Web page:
Matte in black in any cms’ software

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  • #141425

    Дмитрий Мышков
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    Hi all.
    Yes, the title is the same) I agree.
    This question most likely requires someone who understands how color management works in Windows. I would have asked this question on a completely different resource, but imagining the competence of people sitting on the forums on the system, I understand that they may have, albeit correct, general ideas about my question.

    I look at any photo and cannot achieve perfect black. At first, I was guilty of the fact that many of my photographs suffer from the fact that the dynamic range in the shadows in the photograph is very compressed. But, when I tried to export images to jpg format, and made the output option as srgb, then in the same Google Chrome browser I see that black is black (in Google Chrome), and not some kind of matte, hazy color. The situation is similar in Mozilla Firefox. The black there is the black in my photographs. On a smartphone (iphone 13), in the “photo” program, the same black is black, not matte, as in my rawtherapee, xnview, photoshop, lightroom, etc.
    I calibrated and profiled the monitor using i1Display pro. The colorimeter itself was recently tested by comparing the result with the X-RITE I1 PHOTO PRO spectrophotometer. I profiled them the same way – a similar result. Some kind of dullness in black tones is visible in the image if I open it in programs that support cms windows – rt, darktable, xnview etc, etc.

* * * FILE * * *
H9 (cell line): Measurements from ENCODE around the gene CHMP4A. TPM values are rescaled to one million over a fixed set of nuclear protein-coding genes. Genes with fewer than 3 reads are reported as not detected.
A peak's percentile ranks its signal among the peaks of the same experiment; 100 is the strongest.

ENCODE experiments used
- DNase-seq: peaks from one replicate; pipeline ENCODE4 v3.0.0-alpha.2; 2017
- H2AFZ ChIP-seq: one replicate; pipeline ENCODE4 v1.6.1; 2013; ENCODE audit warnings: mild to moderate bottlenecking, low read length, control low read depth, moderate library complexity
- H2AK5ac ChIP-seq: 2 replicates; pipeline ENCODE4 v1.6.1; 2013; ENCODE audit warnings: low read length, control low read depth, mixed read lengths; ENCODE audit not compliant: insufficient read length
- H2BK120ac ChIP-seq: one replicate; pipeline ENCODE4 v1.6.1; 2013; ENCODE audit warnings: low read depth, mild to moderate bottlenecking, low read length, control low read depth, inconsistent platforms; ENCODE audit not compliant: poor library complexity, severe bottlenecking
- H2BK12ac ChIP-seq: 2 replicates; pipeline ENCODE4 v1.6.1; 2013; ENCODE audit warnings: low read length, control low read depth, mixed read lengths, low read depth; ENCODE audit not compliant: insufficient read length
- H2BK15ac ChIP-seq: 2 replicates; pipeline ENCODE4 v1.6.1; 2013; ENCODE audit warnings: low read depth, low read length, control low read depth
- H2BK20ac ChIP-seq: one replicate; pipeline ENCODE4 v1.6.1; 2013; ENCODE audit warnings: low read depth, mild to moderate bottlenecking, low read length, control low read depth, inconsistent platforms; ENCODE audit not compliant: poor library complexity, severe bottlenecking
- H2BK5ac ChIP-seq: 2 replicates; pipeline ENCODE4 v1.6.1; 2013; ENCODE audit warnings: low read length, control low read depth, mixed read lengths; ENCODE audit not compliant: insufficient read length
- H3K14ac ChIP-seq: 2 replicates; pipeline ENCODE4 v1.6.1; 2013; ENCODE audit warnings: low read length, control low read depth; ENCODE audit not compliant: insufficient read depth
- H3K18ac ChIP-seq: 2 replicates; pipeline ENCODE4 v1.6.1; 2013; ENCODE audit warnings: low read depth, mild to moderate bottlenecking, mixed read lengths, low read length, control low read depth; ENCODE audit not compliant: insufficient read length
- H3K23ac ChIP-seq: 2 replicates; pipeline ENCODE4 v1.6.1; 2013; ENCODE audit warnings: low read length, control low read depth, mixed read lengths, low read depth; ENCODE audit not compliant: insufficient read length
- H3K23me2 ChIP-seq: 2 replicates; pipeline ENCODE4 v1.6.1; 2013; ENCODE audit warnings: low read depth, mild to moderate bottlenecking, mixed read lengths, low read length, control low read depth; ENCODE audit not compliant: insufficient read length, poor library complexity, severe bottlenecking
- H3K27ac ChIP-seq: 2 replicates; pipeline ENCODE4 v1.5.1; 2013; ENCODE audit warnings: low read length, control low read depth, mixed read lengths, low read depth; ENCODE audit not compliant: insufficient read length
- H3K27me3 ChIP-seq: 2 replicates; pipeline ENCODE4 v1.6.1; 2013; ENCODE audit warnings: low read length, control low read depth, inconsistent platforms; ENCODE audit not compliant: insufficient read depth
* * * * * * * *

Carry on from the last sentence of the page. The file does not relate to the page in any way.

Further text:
I can assume that Internet browsers or smartphones do not support color reproduction correctly, but should I see black in programs that support a color management system?

    And I can’t understand the reasons.
    System: windows 10 21h2.
    Nvidia rtx 4070
    Display: AOC 27G2UBK

    I looked for the topic on various ones, but couldn’t find it. There are a lot of topics about all sorts of gamma shifts. About calibration and others, but the point I mentioned is just a disaster.
    What is needed here is a person who understands the basics of this system, but I don’t know where to find him.
    I am asking for help in this forum. Please help.

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    #141427

    Дмитрий Мышков
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    To be honest, I asked this question not so much out of curiosity and interest, but because of a complete stop in all work for this reason. It makes sense to do something if clients see a completely different brightness.

    #141428

    Ben
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    Our eyes see less range in shadows.   A dark room you can not see a lot of dynamic range in real life.   The browsers are color managed so look correct since the profile is calibrating gamma and color.    To get gamma the same in color managed and non color managed you need more controls on your monitor.    The best you can do is go by looks and use its shadow detail controls and then rerun a calibration for picture profile.     Maybe 2.2 gamma D65 temperature 120 cdm2  brightness.  You can do native on brightness and black point if not matching a display to another display.   You might see more detail with 100 offset for gammas  and bt1886.